– 529 Plan distributions – this change did go through, you are allowed to distribute $10,000 per year to cover education expenses before college (private elementary school etc). A planning opportunity here is to run funds through a 529 plan if you are paying for private school to get your state income tax break on those contributions – if applicable in your state.

  6. I am hoping to find some of the questions/methods Kyle uses for his yearly planning retreat. I feel like the practice of a planning retreat would help my wife and I. We both work multiple part-time jobs (by choice) to optimize our flexibility, but with that we sometimes feel like we are drifting since we aren’t on the hamster wheel of career advancement. We also let the opportunities come to us instead of pursuing the opportunities and goals we want (to a certain extent). A planning retreat might help us solidify our direction, but I want to do it well if we are going to set aside the time.

  7. I am with you, JP. I just took these notes from the podcast, but any direction anyone has for a planning retreat agenda or keys to guide discussion would be great. Any recommended resources for making the most of the retreat? Thanks in advance!!
    Word Doc
    Update Budget, Finances
    Life in general – hours spent with business, with family
    1, 5, 10, 20 year goals udpated
    Buying House
    Starting Business

  8. Great podcast overall! As someone who previously was a Financial Advisor I just shake my head when I hear people in the FI community slam advisors and planners over…and over…and over. I think as a group we in the FI world tend to band together to challenge the social norms around us without civilly challenging each other’s ideas in the spirit of improvement (although ChooseFI does an excellent job of this).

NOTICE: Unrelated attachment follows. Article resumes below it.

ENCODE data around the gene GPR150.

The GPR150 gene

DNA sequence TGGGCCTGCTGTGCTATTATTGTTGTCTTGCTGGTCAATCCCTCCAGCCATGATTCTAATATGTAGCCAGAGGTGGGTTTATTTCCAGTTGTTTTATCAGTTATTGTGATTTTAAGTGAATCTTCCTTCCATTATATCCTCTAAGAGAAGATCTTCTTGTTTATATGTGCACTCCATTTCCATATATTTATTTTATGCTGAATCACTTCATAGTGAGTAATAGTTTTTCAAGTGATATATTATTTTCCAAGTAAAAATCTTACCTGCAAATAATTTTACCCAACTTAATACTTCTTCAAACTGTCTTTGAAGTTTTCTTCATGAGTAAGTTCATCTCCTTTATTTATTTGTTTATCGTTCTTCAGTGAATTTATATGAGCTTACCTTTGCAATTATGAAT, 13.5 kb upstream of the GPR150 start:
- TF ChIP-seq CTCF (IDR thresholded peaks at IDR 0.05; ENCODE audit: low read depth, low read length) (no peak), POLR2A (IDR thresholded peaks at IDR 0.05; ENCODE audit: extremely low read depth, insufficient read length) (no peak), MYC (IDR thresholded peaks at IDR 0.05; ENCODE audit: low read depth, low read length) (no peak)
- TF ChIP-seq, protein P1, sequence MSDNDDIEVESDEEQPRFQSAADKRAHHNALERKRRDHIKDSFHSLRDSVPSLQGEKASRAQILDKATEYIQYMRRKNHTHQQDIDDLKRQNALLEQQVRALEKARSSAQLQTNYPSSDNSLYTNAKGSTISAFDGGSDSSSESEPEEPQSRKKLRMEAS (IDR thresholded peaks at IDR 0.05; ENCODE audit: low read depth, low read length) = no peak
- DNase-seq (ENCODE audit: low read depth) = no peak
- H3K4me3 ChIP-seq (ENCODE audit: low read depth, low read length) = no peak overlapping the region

I do have one question: I understand the value of index funds. I also understand that most actively managed funds lag their indexes. But some don’t. In the hypothetical you mentioned you’d sell the 20 year old American funds to go into an index. Why? Despite what many believe to be unjustifiable fees, every single equivalent American Fund has outperformed the S&P500 over that time frame, often with less volatility. No tricks, no survivorship bias, etc. Do you think that the next twenty years will be different? Or is it something else?

    Again, thanks for another great podcast and also thanks for showing a clear light on the financial planning industry!

    • I think the point is that most actively managed funds overall tend to lag their indices and a reasonable projection forward is that most funds will continue to lag the index.
      However, it’s important to consider the tax cost of liquidating that position and compare that to the savings in management fees. It may make more sense to keep the legacy position even if it has somewhat higher fees and therefore lags the index.

  9. I was a little disappointed that this episode came off as the “CFP: defend yourselves” episode. It was an opportunity to learn about what a CFP can offer, not to find all the reasons they aren’t useful. A growth mindset is helpful. There is a large swath of people for which a money coach would probably be very useful. Everywhere you look, wealthy and successful people are exactly the ones willing to pay for professional help and coaching. Michael Jordan had a team of coaches, and it wasn’t to save time on reading about basketball online.

    I’m not an advisor but I think that topics under-discussed in the FI world include: entrepreneurship, long-term disability insurance, and estate planning. For those last two items, a financial advisor (whether CFP-designated or not) would probably be very helpful.

    For those asking about discussion prompts for retreats: check out Montana Money Adventures (this one and many other posts/email classes):
    and also Joshua over at Radical Personal Finance — episode 116 if you can find it, I couldn’t with his new web site. JD Roth writes about this as well at Get Rich Slowly.